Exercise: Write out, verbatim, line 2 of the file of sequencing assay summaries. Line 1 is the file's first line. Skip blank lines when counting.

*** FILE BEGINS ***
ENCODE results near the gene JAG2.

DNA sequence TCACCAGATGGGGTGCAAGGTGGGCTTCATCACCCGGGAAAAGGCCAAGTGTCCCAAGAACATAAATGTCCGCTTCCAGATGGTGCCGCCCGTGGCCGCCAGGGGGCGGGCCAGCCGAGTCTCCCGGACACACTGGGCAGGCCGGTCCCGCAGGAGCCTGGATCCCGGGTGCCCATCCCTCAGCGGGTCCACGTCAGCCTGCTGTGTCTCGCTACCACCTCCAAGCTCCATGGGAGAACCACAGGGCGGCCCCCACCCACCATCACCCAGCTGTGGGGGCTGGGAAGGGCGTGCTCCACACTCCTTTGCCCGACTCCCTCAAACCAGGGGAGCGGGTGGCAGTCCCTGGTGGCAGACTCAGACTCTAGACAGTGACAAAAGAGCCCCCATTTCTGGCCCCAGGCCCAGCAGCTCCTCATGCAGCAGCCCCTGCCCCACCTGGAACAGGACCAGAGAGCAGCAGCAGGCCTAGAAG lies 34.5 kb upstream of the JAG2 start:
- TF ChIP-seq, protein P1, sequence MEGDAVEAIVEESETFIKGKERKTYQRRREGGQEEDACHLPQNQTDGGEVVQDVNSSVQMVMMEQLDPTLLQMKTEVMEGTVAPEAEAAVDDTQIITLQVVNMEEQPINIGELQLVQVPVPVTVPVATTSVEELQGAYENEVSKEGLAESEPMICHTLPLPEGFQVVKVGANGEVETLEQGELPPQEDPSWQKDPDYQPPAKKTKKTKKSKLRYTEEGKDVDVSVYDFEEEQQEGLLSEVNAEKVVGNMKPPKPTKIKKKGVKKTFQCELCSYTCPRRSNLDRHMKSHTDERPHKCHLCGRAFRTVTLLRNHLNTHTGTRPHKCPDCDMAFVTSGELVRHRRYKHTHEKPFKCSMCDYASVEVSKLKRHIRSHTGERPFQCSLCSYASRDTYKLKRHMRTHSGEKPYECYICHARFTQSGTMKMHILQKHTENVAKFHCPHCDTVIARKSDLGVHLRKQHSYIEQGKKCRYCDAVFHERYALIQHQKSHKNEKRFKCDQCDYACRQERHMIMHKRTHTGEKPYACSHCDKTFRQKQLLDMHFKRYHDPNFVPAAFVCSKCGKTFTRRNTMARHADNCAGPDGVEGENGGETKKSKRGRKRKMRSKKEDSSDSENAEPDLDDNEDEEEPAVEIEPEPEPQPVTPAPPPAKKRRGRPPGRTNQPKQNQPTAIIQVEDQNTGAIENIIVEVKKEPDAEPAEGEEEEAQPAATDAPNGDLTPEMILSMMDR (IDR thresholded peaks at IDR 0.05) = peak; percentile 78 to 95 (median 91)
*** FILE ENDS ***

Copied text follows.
DNA sequence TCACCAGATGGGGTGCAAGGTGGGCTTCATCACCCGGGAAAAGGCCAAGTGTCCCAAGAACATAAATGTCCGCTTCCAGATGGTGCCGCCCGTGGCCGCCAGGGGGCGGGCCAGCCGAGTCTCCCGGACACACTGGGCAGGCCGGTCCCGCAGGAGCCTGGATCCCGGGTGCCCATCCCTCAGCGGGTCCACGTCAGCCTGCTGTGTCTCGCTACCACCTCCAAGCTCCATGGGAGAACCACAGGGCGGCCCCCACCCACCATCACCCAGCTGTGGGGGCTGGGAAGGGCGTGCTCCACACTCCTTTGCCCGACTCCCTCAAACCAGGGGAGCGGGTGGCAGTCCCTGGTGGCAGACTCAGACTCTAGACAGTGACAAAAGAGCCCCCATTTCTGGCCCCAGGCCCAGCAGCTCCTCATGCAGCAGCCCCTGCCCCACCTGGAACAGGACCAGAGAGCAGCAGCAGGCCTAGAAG lies 34.5 kb upstream of the JAG2 start: